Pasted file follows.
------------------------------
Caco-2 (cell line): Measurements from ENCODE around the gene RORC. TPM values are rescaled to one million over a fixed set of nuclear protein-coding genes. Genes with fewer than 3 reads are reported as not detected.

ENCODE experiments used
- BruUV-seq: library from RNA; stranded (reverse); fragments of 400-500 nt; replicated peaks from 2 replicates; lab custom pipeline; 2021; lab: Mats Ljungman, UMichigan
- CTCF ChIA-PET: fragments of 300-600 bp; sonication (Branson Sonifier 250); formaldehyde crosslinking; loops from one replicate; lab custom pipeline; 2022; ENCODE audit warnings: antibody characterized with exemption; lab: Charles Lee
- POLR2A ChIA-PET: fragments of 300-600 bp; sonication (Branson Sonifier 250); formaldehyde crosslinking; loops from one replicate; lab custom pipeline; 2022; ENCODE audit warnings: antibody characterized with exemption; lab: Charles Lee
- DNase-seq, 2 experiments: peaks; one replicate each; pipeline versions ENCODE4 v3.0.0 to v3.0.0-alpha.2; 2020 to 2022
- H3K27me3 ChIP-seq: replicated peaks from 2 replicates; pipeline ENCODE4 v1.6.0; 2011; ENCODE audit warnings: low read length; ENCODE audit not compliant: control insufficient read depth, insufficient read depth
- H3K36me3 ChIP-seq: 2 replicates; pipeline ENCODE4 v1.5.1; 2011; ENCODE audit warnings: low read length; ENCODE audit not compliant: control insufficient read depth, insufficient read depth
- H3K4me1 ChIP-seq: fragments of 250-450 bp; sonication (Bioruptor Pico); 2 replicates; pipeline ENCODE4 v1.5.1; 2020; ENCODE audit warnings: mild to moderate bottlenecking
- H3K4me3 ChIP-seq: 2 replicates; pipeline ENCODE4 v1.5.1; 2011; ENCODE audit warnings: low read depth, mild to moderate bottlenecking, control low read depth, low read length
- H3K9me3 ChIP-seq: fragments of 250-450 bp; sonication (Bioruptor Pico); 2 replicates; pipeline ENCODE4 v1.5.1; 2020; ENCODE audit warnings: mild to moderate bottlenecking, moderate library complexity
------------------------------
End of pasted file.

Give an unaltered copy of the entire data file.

Caco-2 (cell line): Measurements from ENCODE around the gene RORC. TPM values are rescaled to one million over a fixed set of nuclear protein-coding genes. Genes with fewer than 3 reads are reported as not detected.

ENCODE experiments used
- BruUV-seq: library from RNA; stranded (reverse); fragments of 400-500 nt; replicated peaks from 2 replicates; lab custom pipeline; 2021; lab: Mats Ljungman, UMichigan
- CTCF ChIA-PET: fragments of 300-600 bp; sonication (Branson Sonifier 250); formaldehyde crosslinking; loops from one replicate; lab custom pipeline; 2022; ENCODE audit warnings: antibody characterized with exemption; lab: Charles Lee
- POLR2A ChIA-PET: fragments of 300-600 bp; sonication (Branson Sonifier 250); formaldehyde crosslinking; loops from one replicate; lab custom pipeline; 2022; ENCODE audit warnings: antibody characterized with exemption; lab: Charles Lee
- DNase-seq, 2 experiments: peaks; one replicate each; pipeline versions ENCODE4 v3.0.0 to v3.0.0-alpha.2; 2020 to 2022
- H3K27me3 ChIP-seq: replicated peaks from 2 replicates; pipeline ENCODE4 v1.6.0; 2011; ENCODE audit warnings: low read length; ENCODE audit not compliant: control insufficient read depth, insufficient read depth
- H3K36me3 ChIP-seq: 2 replicates; pipeline ENCODE4 v1.5.1; 2011; ENCODE audit warnings: low read length; ENCODE audit not compliant: control insufficient read depth, insufficient read depth
- H3K4me1 ChIP-seq: fragments of 250-450 bp; sonication (Bioruptor Pico); 2 replicates; pipeline ENCODE4 v1.5.1; 2020; ENCODE audit warnings: mild to moderate bottlenecking
- H3K4me3 ChIP-seq: 2 replicates; pipeline ENCODE4 v1.5.1; 2011; ENCODE audit warnings: low read depth, mild to moderate bottlenecking, control low read depth, low read length
- H3K9me3 ChIP-seq: fragments of 250-450 bp; sonication (Bioruptor Pico); 2 replicates; pipeline ENCODE4 v1.5.1; 2020; ENCODE audit warnings: mild to moderate bottlenecking, moderate library complexity